Oliver Wendell Holmes Jr..

The Path of the Law online

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man is sued for trespass upon land, and justifies under a right of
way. He proves that he has used the way openly and adversely for twenty
years, but it turns out that the plaintiff had granted a license to a
person whom he reasonably supposed to be the defendant's agent, although
not so in fact, and therefore had assumed that the use of the way was
permissive, in which case no right would be gained. Has the defendant
gained a right or not? If his gaining it stands on the fault and
neglect of the landowner in the ordinary sense, as seems commonly to be
supposed, there has been no such neglect, and the right of way has not
been acquired. But if I were the defendant's counsel, I should suggest
that the foundation of the acquisition of rights by lapse of time is to
be looked for in the position of the person who gains them, not in that
of the loser. Sir Henry Maine has made it fashionable to connect the
archaic notion of property with prescription. But the connection is
further back than the first recorded history. It is in the nature of
man's mind. A thing which you have enjoyed and used as your own for a
long time, whether property or an opinion, takes root in your being and
cannot be torn away without your resenting the act and trying to
defend yourself, however you came by it. The law can ask no better
justification than the deepest instincts of man. It is only by way of
reply to the suggestion that you are disappointing the former owner,
that you refer to his neglect having allowed the gradual dissociation
between himself and what he claims, and the gradual association of it
with another. If he knows that another is doing acts which on their face
show that he is on the way toward establishing such an association, I
should argue that in justice to that other he was bound at his peril to
find out whether the other was acting under his permission, to see that
he was warned, and, if necessary, stopped.

I have been speaking about the study of the law, and I have said
next to nothing about what commonly is talked about in that
connection - text-books and the case system, and all the machinery with
which a student comes most immediately in contact. Nor shall I say
anything about them. Theory is my subject, not practical details.
The modes of teaching have been improved since my time, no doubt, but
ability and industry will master the raw material with any mode. Theory
is the most important part of the dogma of the law, as the architect is
the most important man who takes part in the building of a house.
The most important improvements of the last twenty-five years are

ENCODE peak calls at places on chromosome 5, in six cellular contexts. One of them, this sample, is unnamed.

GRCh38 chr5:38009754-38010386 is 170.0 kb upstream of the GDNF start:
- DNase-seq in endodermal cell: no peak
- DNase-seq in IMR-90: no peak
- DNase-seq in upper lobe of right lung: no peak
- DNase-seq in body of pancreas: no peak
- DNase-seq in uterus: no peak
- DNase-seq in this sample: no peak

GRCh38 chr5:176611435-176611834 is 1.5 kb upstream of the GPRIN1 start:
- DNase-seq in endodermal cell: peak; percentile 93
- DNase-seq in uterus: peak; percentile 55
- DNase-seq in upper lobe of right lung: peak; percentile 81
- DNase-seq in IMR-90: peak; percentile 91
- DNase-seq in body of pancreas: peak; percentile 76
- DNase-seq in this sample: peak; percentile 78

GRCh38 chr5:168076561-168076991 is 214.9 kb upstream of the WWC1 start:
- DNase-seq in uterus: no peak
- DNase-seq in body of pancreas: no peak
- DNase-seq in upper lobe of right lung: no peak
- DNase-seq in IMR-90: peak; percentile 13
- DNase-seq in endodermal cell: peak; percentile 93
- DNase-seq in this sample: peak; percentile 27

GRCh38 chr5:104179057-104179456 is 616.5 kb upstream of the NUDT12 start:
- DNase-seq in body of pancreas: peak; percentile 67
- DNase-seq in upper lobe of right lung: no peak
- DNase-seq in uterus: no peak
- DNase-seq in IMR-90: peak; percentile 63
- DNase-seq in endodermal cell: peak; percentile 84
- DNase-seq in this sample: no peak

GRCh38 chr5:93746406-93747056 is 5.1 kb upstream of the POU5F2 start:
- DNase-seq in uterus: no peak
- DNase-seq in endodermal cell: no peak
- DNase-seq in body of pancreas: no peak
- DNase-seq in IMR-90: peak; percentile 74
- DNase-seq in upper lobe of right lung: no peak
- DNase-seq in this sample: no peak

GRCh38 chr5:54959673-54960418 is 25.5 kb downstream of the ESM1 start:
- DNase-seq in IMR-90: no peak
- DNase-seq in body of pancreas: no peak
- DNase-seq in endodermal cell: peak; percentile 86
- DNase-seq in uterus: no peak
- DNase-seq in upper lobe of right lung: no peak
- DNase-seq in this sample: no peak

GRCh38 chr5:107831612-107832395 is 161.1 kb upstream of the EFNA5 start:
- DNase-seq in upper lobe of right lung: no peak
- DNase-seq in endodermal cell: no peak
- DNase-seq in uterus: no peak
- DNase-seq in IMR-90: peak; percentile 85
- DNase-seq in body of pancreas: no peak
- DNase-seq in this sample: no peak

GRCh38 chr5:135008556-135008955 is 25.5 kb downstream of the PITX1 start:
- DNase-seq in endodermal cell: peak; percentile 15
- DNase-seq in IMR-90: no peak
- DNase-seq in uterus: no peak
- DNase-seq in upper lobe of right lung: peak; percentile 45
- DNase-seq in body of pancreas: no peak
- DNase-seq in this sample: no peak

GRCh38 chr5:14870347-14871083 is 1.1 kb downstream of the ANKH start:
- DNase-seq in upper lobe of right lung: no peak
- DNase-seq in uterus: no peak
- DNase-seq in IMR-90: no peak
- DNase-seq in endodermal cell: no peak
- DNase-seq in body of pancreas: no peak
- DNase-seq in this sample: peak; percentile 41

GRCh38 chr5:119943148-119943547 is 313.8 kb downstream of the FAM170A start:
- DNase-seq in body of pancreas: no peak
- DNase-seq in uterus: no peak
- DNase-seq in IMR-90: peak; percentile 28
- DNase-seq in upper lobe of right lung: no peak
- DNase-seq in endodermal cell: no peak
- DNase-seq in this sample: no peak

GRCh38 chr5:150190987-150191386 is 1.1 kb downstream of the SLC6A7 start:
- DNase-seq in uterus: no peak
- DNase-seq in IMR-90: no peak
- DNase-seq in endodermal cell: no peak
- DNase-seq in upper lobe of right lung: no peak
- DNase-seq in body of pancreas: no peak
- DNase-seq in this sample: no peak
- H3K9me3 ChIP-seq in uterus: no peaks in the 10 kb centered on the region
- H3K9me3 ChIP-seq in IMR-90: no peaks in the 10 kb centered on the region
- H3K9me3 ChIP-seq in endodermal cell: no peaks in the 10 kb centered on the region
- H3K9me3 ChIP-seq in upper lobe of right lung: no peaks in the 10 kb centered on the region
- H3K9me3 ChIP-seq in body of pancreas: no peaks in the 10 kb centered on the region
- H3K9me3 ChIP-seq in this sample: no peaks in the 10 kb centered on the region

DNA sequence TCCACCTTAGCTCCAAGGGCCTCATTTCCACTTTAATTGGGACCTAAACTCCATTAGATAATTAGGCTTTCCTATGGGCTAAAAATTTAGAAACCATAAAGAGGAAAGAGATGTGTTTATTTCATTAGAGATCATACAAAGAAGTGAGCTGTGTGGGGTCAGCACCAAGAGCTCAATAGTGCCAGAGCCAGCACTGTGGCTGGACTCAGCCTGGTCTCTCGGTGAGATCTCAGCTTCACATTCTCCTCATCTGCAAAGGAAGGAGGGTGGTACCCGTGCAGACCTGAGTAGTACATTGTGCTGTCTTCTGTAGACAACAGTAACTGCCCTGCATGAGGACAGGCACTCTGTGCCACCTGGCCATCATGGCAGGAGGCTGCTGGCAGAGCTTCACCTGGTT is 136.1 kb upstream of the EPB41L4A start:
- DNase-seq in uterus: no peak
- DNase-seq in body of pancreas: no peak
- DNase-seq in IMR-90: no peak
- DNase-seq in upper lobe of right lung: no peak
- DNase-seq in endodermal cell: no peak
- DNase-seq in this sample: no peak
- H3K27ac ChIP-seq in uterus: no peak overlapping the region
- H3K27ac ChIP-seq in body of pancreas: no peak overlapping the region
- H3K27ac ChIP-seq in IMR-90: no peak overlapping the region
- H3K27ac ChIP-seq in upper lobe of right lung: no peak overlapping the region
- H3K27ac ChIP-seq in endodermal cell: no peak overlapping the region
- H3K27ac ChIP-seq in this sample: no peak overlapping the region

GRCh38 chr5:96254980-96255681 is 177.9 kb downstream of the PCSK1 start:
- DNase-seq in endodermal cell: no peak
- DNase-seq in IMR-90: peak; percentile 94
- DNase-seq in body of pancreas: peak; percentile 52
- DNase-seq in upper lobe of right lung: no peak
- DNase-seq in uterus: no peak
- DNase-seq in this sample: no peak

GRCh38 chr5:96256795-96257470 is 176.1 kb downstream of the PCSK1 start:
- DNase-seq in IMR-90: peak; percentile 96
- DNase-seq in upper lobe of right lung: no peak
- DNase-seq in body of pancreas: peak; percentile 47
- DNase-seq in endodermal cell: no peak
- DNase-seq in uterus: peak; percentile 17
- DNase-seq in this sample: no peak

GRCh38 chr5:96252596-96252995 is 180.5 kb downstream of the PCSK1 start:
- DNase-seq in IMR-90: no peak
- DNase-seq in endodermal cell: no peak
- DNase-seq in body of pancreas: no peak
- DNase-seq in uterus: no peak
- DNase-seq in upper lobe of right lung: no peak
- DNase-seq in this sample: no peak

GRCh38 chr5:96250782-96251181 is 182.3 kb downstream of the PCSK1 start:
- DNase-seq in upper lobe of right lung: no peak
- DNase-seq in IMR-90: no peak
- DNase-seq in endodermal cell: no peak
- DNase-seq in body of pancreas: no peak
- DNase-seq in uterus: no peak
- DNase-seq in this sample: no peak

improvements in theory. It is not to be feared as unpractical, for, to
the competent, it simply means going to the bottom of the subject.
For the incompetent, it sometimes is true, as has been said, that an
interest in general ideas means an absence of particular knowledge. I
remember in army days reading of a youth who, being examined for the
lowest grade and being asked a question about squadron drill, answered
that he never had considered the evolutions of less than ten thousand
men. But the weak and foolish must be left to their folly. The danger
is that the able and practical minded should look with indifference
or distrust upon ideas the connection of which with their business is
remote. I heard a story, the other day, of a man who had a valet to
whom he paid high wages, subject to deduction for faults. One of his
deductions was, "For lack of imagination, five dollars." The lack is not
confined to valets. The object of ambition, power, generally presents
itself nowadays in the form of money alone. Money is the most immediate
form, and is a proper object of desire. "The fortune," said Rachel, "is
the measure of intelligence." That is a good text to waken people out
of a fool's paradise. But, as Hegel says, "It is in the end not the
appetite, but the opinion, which has to be satisfied." To an imagination
of any scope the most far-reaching form of power is not money, it is the
command of ideas. If you want great examples, read Mr. Leslie Stephen's
History of English Thought in the Eighteenth Century, and see how a
hundred years after his death the abstract speculations of Descartes had
become a practical force controlling the conduct of men. Read the works
of the great German jurists, and see how much more the world is governed
today by Kant than by Bonaparte. We cannot all be Descartes or Kant, but
we all want happiness. And happiness, I am sure from having known
many successful men, cannot be won simply by being counsel for great
corporations and having an income of fifty thousand dollars. An
intellect great enough to win the prize needs other food besides
success. The remoter and more general aspects of the law are those which
give it universal interest. It is through them that you not only become
a great master in your calling, but connect your subject with
the universe and catch an echo of the infinite, a glimpse of its
unfathomable process, a hint of the universal law.

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Online LibraryOliver Wendell Holmes Jr.The Path of the Law → online text (page 3 of 3)